Haggerty: B's speeding up defense of their title

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Haggerty: B's speeding up defense of their title

By Joe Haggerty
CSNNE.com Bruins Insider Follow @hackswithhaggs
BOSTON -- Claude Julien is fond of the phrase speed kills, and it appears his Bruins are going to be living that philosophy this season.

The Bruins captured the Stanley Cup last season with equal parts toughness, teamwork, elite goaltending and a defense that continuously held to its belief system, with good health in the postseason thrown in for good measure.

They were a very good team aspiring to be elite, and they tapped into it in the Stanley Cup Finals when they created a transition game that matched the speedy attack of the Vancouver Canucks. Part of it was a hockey team operating at its highest efficiency, but another part was the gradual shift in personnel that raised the bar for the Bs overall skating speed and skill level.

Patrice Bergeron is convinced that increased burst of team speed and wrinkle-free transition game is what allowed the Bs to eventually topple the Canucks, and its created a Bruins team this season that's attacking with a different kind of ferocity.

I dont know if guys are faster or its just that our transition game is way quicker, said Bergeron. It doesnt give guys a chance to set up, which is a good thing. We need to keep that going. If I want to put a finger on one thing its the improvement of the transition game. Weve moving. Were always on that puck and hunting. Were always moving in that transition.

Its something weve talked about since winning that Cup in Vancouver. The first couple of games we were giving them time to set up, but after that we started moving our feet, not giving them time and . . . we created chances for ourselves. We saw it in games three and four when we created a lot of chances off the rush, and thats what we need to keep doing.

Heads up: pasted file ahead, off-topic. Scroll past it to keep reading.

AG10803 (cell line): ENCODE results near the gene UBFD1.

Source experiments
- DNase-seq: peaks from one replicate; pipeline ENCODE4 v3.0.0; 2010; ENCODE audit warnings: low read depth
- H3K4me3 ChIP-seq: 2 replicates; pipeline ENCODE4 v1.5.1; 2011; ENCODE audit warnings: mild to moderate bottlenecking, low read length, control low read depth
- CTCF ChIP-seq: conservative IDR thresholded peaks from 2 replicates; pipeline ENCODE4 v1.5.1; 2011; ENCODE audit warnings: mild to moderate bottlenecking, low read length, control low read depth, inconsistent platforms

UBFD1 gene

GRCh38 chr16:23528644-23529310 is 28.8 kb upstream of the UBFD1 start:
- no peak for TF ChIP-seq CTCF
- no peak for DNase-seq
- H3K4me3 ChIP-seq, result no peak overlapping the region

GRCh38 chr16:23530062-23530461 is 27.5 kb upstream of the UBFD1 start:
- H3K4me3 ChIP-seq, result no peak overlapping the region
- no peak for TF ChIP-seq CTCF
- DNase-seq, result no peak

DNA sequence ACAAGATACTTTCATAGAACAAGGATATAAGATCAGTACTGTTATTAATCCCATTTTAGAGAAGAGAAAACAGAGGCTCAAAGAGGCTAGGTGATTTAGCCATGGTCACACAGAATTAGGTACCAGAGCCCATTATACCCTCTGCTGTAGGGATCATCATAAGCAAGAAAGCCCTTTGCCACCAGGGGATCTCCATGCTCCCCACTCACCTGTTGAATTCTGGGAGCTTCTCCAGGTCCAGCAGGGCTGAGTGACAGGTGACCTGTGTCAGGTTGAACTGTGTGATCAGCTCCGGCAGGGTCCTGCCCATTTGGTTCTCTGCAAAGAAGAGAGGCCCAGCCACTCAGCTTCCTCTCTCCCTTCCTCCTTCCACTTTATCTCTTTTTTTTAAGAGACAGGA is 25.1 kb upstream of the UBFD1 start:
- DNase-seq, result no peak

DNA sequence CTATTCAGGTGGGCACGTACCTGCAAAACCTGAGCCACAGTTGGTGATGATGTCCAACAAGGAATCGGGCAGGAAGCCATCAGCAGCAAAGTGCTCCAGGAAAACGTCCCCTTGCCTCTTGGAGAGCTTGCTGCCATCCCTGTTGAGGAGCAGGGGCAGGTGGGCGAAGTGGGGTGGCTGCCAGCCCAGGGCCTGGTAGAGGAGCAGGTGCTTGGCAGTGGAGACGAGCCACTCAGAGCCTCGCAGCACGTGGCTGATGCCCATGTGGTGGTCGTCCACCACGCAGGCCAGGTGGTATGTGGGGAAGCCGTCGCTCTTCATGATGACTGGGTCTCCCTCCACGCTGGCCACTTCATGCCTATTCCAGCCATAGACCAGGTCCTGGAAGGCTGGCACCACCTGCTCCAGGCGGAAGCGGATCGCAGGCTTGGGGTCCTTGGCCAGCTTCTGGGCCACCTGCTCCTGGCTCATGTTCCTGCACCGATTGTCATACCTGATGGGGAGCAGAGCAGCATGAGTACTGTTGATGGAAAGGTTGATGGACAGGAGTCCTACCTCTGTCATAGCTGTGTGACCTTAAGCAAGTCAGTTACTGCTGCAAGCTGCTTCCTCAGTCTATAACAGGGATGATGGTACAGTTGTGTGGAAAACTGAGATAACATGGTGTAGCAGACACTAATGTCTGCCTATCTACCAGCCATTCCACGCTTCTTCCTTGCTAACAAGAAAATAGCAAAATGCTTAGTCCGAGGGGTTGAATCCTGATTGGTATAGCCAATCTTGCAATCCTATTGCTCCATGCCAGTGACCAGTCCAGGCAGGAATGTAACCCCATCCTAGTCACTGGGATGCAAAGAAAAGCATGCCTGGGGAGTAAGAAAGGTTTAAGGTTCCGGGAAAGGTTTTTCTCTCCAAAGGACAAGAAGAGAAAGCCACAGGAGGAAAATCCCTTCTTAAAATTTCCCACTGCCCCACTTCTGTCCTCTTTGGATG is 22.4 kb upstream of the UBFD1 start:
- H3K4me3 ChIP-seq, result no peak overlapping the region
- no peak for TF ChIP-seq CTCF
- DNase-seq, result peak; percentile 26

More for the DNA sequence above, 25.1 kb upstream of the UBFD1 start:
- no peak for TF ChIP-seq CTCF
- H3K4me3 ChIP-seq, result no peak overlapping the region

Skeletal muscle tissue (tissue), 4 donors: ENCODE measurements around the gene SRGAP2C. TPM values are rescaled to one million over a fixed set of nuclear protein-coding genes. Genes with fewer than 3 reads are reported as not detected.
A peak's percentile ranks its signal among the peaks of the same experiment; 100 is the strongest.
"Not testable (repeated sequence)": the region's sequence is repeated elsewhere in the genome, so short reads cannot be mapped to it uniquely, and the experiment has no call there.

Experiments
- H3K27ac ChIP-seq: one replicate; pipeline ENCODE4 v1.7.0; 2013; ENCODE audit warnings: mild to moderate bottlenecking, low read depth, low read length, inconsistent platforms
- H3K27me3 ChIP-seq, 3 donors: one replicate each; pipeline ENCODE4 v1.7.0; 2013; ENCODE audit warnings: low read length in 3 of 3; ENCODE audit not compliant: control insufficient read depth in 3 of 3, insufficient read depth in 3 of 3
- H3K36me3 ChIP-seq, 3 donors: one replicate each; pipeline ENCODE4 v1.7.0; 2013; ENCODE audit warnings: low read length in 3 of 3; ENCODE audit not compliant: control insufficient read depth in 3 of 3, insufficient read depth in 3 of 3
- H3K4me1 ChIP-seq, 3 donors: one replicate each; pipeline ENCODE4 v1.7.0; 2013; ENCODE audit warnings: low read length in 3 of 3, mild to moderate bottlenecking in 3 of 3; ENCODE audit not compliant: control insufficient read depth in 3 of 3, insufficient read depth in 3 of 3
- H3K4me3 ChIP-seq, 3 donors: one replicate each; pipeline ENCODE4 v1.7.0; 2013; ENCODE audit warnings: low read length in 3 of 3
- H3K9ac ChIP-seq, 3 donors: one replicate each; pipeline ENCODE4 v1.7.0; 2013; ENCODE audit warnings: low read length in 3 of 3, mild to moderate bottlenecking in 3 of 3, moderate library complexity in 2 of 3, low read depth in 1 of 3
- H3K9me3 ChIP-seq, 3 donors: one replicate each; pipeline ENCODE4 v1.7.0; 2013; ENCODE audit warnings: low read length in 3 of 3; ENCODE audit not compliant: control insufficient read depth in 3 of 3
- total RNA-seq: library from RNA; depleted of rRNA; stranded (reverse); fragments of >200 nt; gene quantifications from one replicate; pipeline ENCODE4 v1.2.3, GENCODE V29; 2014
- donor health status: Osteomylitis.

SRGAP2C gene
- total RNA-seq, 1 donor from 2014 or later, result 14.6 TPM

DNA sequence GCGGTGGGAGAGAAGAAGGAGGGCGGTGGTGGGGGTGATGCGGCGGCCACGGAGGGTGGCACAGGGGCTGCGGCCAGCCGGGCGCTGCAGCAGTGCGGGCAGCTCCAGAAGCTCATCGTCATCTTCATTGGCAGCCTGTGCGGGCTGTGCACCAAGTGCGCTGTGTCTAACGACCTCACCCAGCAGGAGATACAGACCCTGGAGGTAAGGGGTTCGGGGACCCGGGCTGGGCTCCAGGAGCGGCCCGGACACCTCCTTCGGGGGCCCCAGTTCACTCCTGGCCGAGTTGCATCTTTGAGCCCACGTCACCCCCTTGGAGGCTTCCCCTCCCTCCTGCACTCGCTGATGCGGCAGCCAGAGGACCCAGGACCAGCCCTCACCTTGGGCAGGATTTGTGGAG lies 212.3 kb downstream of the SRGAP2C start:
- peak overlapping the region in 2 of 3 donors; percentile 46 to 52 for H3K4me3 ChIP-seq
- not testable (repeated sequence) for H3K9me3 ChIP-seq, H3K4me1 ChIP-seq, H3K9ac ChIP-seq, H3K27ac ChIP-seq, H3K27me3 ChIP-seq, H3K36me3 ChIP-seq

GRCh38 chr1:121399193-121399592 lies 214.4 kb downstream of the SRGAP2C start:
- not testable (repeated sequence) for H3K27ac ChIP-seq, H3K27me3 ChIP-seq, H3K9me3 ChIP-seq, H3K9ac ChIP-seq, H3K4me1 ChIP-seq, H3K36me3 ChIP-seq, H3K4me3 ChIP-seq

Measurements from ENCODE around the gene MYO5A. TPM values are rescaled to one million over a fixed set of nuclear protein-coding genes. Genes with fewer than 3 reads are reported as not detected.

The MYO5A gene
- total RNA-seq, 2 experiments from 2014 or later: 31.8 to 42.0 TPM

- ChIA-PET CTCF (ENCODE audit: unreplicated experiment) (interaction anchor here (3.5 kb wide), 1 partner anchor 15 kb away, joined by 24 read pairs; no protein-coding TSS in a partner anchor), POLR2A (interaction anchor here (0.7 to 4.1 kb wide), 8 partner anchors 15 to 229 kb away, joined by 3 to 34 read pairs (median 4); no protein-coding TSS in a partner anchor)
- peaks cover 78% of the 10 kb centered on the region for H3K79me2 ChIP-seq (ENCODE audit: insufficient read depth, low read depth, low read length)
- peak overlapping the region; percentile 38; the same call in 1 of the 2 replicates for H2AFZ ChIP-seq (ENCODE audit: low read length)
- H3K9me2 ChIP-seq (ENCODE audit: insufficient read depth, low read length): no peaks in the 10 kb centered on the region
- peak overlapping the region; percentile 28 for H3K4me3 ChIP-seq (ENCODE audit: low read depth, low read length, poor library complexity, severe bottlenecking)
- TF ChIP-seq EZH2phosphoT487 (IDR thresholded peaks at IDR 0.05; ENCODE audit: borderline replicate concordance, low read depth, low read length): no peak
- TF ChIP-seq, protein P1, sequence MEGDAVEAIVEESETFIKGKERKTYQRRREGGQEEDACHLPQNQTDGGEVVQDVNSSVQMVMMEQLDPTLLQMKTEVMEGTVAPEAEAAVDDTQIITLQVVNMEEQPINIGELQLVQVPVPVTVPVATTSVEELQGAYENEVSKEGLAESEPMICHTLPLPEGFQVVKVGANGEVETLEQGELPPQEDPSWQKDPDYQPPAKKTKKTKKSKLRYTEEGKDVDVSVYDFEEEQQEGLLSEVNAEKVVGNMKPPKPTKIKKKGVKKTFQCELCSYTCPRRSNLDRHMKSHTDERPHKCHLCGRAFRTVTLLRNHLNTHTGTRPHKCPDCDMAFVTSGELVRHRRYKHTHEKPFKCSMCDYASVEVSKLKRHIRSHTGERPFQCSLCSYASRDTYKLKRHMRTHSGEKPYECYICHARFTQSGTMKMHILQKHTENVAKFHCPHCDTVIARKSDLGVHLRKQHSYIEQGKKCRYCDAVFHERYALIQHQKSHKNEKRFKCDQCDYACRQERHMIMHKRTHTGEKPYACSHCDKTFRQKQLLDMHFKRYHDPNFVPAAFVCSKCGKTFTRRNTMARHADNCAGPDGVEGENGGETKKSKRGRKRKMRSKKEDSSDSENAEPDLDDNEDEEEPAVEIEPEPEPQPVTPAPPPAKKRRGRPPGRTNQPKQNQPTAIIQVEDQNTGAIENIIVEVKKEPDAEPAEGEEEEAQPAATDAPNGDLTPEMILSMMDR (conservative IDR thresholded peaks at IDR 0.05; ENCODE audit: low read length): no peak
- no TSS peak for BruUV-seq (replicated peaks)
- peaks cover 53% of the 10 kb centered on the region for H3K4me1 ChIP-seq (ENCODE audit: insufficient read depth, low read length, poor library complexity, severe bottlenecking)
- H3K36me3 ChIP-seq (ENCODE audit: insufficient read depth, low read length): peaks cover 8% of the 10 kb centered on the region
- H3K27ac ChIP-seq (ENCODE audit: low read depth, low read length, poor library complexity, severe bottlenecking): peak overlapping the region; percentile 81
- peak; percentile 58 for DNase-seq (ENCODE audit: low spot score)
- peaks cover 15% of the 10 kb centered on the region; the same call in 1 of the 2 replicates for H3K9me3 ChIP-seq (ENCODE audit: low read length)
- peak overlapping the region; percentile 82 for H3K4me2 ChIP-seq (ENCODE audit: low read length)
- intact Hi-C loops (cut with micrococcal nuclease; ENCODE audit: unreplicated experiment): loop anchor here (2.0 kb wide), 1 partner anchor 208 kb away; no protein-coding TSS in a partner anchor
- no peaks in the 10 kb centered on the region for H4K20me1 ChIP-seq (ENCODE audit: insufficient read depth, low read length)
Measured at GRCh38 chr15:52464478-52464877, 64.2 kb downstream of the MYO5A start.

Tampa Bays coaches and players talked about the chaos being caused by the Bruins waves of speedy attackers, and its clear watching the Bruins that theyre a faster team this season.

A scary thought for the rest of the NHL, which watched the Black and Gold run roughshod over them last year.

It makes all the sense in the world that the Bruins noticed the trend within the league to younger, faster players that can do damage with aggressive speed, and then strangle off another team with a swarming forecheck once they have a lead. The Bruins can now do that with a combination of personnel upgrades and simple betterment of key younger players in the lineup.

Julien said it was a combination of both that hes noticed in the early going this season. The Bruins showed off the blazing skating wheels while building up a 4-1-1 record during the preseason. They didnt have much of anything in the blah opening night loss to the Philadelphia Flyers, but the Bruins seemed to have a much easier time matching or bettering the frenetic pace of the speedy Lightning.

General manager Peter Chiarelli remarked that increases speed was simple biggest improvement he noted for the team during the preseason, and Julien said it was faster personnel and better transition working in tandem to really grease the wheels.

Replacing 43-year-old Mark Recchi with Rich Peverley immediately boosts the speed killing factor in a major way, and increased minutes for young, fast skaters like Brad Marchand and Tyler Seguin continues to play into the improvement. Watching Bergeron, Peverley and Marchand move from forecheck mode into attack-the-net mode is something the coaching staff has to be pointing toward as the standard for the rest of the forward lines.

When teams are faced with the strength and intimidation factor inherent in the Bruins' way of doing things, and then attacked with speed and skill, it almost doesnt even seem fair. That only happens when the Bruins are operating at high efficiency, but thats exactly what happened for 60 minutes against the Lightning.

If you look back, Tylers now getting more minutes than he did last year, so thats speed, said Julien. Benoit Pouliot was in the lineup, and thats another guy thats adding speed. Peverleys on the top line, and -- no disrespect to Recchi -- but Recchi brought something different to that line. So there is a little bit more speed, no doubt.